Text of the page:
Repeating the technique
I’ve actually used this trick — and that’s all that it is really — a few times since. If you want to hit me with some obscure line from Virgil’s Aenead, then don’t be surprised if I drop a reference to Faustino Asprilla teaching a horse to play football while dressed as a dinosaur.
Surprisingly, as a technique it does actually work. Not as a way of stopping annoying people from using Latin as a verbal weapon forever, but at least as a way of breaking their flow and (occasionally) making them realise what they’re doing is at best silly and at worst disingenuous.
Nor does it have to be football, I suspect. To be honest it can probably be whatever is likely to trigger a sense of class-anxiety in one’s betters. Decent lager. Caravan holidays. Doesn’t matter, as long as it triggers their subconscious fear of villagers marching on the big house with torches.
To finish, though (and to highlight how bloody stupid and what a thoroughly British problem this all is). Here are five Latin classics, several of which have been used by my ‘betters’, translated into football. Indeed I’m conscious that for a lot of people neither of the Latin or football sayings will make sense.
But again, that’s kind of the point. If you want to speak to people in an open and honest way, use open and universal words and phrases. Language matters, kids. More than most people think, and more than some people want you to think about…
“ Tempora mutantur, et nos mutamur in illis.”
The football version:
“ Like Tony Adams in a Wenger team”
This article was in part spawned by a conversation with the writer Caroline Criado Perez on Twitter about Boris. Do read her stuff as it is great (not least because it led to one hater angrily declaring her a ‘lobbiest for Big Vagina’ which is simultaneously the funniest and most depressing thing ever).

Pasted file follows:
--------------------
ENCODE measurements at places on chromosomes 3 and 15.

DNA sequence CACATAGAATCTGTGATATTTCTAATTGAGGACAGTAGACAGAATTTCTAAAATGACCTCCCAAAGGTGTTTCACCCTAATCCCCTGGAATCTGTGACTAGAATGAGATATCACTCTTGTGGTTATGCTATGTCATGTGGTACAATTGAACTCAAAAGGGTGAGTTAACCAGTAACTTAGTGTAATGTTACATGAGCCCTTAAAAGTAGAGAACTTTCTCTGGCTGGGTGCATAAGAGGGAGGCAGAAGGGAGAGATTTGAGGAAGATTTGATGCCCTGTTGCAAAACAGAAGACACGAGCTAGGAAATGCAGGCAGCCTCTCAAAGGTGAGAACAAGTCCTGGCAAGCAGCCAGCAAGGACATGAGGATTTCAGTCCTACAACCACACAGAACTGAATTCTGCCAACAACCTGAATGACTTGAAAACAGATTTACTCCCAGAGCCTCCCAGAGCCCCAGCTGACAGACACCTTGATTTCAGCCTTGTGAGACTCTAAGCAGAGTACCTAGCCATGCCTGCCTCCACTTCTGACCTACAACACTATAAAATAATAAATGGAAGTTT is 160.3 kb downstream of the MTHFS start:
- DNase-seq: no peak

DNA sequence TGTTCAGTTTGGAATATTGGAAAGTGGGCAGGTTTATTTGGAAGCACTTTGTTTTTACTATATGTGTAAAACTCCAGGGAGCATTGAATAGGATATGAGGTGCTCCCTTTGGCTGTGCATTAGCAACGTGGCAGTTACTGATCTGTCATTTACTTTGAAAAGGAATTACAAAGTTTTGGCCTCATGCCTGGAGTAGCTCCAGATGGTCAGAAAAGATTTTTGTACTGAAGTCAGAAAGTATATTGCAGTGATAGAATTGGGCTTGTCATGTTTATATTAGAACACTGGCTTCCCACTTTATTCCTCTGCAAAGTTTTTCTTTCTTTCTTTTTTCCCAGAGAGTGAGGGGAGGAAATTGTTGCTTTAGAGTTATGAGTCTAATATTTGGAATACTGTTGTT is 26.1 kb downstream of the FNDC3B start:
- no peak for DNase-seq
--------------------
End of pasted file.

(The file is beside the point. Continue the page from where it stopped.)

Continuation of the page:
The example that I used in that conversation was the one above. The Latin roughly translates as ‘Time changes and we must change with it.” A comparison to booze-chugging, take-away eating Arsenal legend Tony Adams pulling a complete one-eighty to become a key part of Wenger’s healthy-eating back four seems appropriate.
The most (in)famous recent use of this Latin phrase was by Jacob Rees-Mogg, who opted to use as his first tweet. This no doubt reassured his admirers that, however much technology changes, his devotion to maintaining the gulf between the ‘haves’ and ‘have-nots’ continues to be unwavering.
“…carent quia vate sacro”
The football version:
“There was football before the Premier League, you know.”
Turning to the master himself, Boris threw this one into an article he wrote back in 2005. For the sake of historical accuracy, this places the article before his second stretch at The Telegraph. That’s the one where they paid him a mere ‘chicken feed’ at £250,000. It also places it after his first stretch there, where he helped his mate Darius Guppy get a fellow journalist beaten up (I’m not sure what “How badly are you going to hurt this guy?” is in Latin, but I bet Boris could tell you without a dictionary).
Anyway, I digress. Boris was at The Spectator in 2005.